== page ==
Russian society at large, Morozov continues, is still behaving in a very “passive” way.
People “recognize very well the risks of entering into conflict with the authorities and they are already frightened … But this atmosphere of hopelessness and pessimism … is not entirely justified.”
And this is “for one simple reason: the high political inventiveness of Navalny and the unpredictability of his political thought.” Because of that, Morozov says, the opposition leader is “constantly broadening the possibilities of the political situation,” as shown by his ability to organize a massive “unsanctioned” protest.
What he will do next is by definition unpredictable, the political analyst says, but his “audience is waiting” for him to “begin to attack not only Medvedev but also Putin. Now, it is still too early to do that, but at a certain moment, it will be already too late.” Navalny has to figure out just when to shift from corruption to the slogan of “’no fourth term.’”
And in the third, Rosbalt’s Sergey Shelin argues that the protests Navalny has organized this year are not just complaints and demands that the authorities do something, “but a struggle for a change in the powers that be.” That means in Russia today, there is something that hasn’t existed for “almost 20 years,” a struggle for power.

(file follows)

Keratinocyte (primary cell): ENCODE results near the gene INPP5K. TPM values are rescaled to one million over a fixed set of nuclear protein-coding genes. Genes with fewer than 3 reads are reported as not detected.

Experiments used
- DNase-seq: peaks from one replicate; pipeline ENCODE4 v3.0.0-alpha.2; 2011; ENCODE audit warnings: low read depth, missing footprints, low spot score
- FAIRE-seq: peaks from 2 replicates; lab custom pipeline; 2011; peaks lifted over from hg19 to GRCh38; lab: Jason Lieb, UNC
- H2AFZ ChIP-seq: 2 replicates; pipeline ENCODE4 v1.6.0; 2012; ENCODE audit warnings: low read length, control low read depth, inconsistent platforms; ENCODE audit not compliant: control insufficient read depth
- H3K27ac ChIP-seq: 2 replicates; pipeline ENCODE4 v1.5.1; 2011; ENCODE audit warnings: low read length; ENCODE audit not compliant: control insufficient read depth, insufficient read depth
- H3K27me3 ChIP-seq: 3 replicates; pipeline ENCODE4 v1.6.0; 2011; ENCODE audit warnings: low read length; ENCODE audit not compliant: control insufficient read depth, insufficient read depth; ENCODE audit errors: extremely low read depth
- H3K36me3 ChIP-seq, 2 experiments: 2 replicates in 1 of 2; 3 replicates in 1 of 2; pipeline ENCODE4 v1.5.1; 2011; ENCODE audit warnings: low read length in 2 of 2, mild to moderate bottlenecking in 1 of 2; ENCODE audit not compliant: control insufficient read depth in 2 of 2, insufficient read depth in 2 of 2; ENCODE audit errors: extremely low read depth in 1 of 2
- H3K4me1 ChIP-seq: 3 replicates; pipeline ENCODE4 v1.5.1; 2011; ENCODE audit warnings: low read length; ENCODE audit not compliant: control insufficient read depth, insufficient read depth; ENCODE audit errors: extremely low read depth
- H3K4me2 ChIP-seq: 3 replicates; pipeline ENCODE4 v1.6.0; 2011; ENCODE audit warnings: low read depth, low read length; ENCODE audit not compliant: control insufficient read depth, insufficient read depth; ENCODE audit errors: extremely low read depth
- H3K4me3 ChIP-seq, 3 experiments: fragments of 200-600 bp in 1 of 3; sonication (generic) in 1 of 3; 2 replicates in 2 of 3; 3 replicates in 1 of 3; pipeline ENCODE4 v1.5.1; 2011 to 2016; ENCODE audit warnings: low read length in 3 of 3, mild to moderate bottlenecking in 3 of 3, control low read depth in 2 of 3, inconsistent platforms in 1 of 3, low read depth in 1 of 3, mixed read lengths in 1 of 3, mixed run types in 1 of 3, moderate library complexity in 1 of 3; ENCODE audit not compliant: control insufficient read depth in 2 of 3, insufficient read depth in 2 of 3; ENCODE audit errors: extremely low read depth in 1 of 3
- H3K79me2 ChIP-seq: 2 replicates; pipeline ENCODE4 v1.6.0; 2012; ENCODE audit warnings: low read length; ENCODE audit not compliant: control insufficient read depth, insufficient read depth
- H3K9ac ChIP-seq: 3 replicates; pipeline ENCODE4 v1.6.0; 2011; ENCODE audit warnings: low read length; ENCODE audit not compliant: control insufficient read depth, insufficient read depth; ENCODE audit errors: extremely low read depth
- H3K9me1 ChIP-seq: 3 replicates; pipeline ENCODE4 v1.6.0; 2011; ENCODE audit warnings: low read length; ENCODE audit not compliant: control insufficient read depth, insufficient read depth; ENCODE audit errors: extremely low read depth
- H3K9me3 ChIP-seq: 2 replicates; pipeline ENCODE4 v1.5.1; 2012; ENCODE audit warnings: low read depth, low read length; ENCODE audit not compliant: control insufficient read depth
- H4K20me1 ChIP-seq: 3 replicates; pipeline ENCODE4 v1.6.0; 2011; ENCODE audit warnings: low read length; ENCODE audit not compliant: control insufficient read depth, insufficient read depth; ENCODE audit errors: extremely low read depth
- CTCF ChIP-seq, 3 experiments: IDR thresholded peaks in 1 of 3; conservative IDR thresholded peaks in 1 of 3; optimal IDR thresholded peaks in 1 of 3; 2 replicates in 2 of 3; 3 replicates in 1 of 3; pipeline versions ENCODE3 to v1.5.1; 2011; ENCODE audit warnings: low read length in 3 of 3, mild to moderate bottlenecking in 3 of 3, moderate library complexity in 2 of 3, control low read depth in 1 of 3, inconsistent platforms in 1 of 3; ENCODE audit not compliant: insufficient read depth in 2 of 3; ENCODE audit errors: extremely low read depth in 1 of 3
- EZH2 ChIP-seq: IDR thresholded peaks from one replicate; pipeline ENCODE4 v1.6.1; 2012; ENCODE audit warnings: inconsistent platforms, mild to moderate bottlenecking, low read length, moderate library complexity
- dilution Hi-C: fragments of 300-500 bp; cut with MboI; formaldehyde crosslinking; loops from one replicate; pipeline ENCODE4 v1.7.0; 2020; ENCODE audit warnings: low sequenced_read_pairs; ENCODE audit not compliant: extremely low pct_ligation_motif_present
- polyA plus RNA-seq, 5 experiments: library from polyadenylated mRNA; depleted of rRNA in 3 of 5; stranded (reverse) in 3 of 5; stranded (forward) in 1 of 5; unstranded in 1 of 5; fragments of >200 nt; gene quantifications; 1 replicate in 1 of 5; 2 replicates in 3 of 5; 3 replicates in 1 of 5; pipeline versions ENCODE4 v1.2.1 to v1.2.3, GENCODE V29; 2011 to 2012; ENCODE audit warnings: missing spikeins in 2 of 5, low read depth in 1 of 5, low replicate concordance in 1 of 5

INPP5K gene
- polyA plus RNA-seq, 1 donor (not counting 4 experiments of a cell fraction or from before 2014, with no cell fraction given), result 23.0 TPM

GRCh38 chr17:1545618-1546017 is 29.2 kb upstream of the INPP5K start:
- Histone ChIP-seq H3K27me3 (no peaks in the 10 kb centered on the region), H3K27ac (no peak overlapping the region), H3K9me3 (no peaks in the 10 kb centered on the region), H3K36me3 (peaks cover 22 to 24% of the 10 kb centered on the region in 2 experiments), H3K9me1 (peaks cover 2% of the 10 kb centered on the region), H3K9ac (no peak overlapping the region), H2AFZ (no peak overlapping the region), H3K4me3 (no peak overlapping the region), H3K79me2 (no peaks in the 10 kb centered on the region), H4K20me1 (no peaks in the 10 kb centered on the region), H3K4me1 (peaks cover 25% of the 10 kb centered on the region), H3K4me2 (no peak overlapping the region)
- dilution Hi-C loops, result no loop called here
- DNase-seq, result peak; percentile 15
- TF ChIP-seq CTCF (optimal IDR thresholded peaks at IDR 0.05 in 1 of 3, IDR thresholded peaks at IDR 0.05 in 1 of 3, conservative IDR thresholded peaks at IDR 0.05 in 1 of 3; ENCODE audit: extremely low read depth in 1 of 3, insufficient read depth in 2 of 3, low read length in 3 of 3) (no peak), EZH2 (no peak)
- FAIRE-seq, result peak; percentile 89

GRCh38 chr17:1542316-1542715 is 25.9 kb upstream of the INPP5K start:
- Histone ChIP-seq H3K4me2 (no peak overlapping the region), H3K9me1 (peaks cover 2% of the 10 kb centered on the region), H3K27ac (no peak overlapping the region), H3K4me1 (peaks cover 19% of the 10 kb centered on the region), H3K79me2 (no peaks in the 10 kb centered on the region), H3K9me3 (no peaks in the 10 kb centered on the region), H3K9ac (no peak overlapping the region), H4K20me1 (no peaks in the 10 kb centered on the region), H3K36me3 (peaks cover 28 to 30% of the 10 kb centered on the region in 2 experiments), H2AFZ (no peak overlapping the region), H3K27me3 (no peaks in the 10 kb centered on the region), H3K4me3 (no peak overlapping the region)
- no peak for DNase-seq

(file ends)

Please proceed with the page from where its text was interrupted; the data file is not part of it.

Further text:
That is hardly an equal struggle, of course, but one that prompts the question just “how many divisions” does Navalny have? According to Shelin, what matters now is not so much the numbers of people and places where protests have taken place as the passion that those taking part have brought to them.
He suggests that there are already “three main results” visible.
- First, “it is obvious that in the capitals the authorities were much more afraid this time than in March but that they had prepared for the struggle much better this time around.”
- Second, Russia’s “silent majority” isn’t yet ready to repeat a demonstration and that’s why many took “a pause” now.
- And third, “The June events have shown that a new group of young opposition activists have come into the streets.” Not yet in the millions but already in “many tens of thousands” who are prepared to oppose repression and “the archaic, anti-modern regime” of Vladimir Putin. Thus, Navalny has a serious and consolidated political base. As yet, it isn’t large, perhaps two percent or a bit more. But under Russian conditions, that is a start and something he can build on. And Navalny’s backing will only increase if the authorities try to block him from running as they have up to now. That fact, confirmed this week, makes Monday’s demonstrations a turning point.
The Day of Russia this year “clearly did not become a holiday for the regime.” Instead, it became “a breakthrough day for his opponents. I call it the day of confirmation,” Shelin continues, confirmation that “the Putin era continues, but the atmosphere of the last 18 years has disappeared forever.”